Each year, on July 30, we raise awareness about World Day Against Trafficking in Persons. This year’s theme focuses on the use and abuse of technology.
Over the pandemic, society had to shift from in-person interactions to those using online platforms to communicate, shop and do business. While technology is a beneficial tool for society’s use, it is also used by those involved in the crime of human trafficking.
Traffickers can efficiently, and often anonymously, recruit, exploit and control their victims. They could also use technology to advertise, organize transportation and accommodation, and communicate with other traffickers.
However, technological innovation can also work in favour of those involved in eradicating human trafficking. Technology can be leveraged to aid in investigations of trafficking networks and it can be used for digital evidence to support, and provide aid to, trafficking survivors.
Simple Ways to Get Involved
The isolation caused by the pandemic has exacerbated the number of people who find themselves in precarious situations in which they become more susceptible to exploitation by human traffickers.
One way to help reduce feelings of isolation is to reconnect in ways that feel safe and hopeful. We can help each other feel safe by expressing our natural curiosity. When you are curious, you can’t be angry or judgmental. For example, ask yourself, “What might cause someone to do what they did?” or “What might they be feeling?” Imagine if someone asked you, “Why are you worried?” rather than them telling you, “There’s nothing to worry about.”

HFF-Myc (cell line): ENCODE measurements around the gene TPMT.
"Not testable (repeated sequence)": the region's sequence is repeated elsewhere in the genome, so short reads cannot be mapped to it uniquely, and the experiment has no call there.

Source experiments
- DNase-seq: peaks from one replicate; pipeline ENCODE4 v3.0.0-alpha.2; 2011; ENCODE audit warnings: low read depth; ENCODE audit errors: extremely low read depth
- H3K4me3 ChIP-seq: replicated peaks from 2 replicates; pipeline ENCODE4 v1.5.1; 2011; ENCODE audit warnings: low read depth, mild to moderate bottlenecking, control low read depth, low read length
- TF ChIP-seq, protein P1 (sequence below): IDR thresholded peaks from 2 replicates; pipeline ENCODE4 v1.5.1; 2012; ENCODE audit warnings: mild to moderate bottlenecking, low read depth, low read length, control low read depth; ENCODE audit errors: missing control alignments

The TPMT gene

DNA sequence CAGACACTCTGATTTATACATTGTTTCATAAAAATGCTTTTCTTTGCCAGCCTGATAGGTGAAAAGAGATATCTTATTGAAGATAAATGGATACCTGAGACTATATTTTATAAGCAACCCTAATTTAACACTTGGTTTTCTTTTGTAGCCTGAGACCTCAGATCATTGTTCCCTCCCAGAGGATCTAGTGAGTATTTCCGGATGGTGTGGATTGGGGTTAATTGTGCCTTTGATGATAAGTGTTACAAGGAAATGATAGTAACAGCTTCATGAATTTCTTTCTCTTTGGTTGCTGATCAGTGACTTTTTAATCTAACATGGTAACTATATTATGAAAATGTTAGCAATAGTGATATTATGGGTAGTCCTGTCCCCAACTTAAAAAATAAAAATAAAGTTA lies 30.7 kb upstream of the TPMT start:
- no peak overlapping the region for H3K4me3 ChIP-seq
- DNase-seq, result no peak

Another way to reconnect is to lend a hand. Helping someone can reduce their stress and anxiety. You could check in on your friends and family, volunteer, or send a thank you note to someone who has helped you through a tough time.
If you’d like to reach out and lend a hand, but are not sure where to start, consider your lived experience. There is great value to lived experiences. For example, many colleges have opportunities for students to meet with alumni. Here at Covenant House Vancouver, we believe that lived experience is invaluable in enabling the highest level of efficacy in our work. That is why we have ensured four paid positions within our anti-human trafficking project for survivors who have lived expertise.
There’s no way to know how long COVID will remain, but if we can try to stay connected, through social interactions, as well as through social media, we may just help others feel less isolated.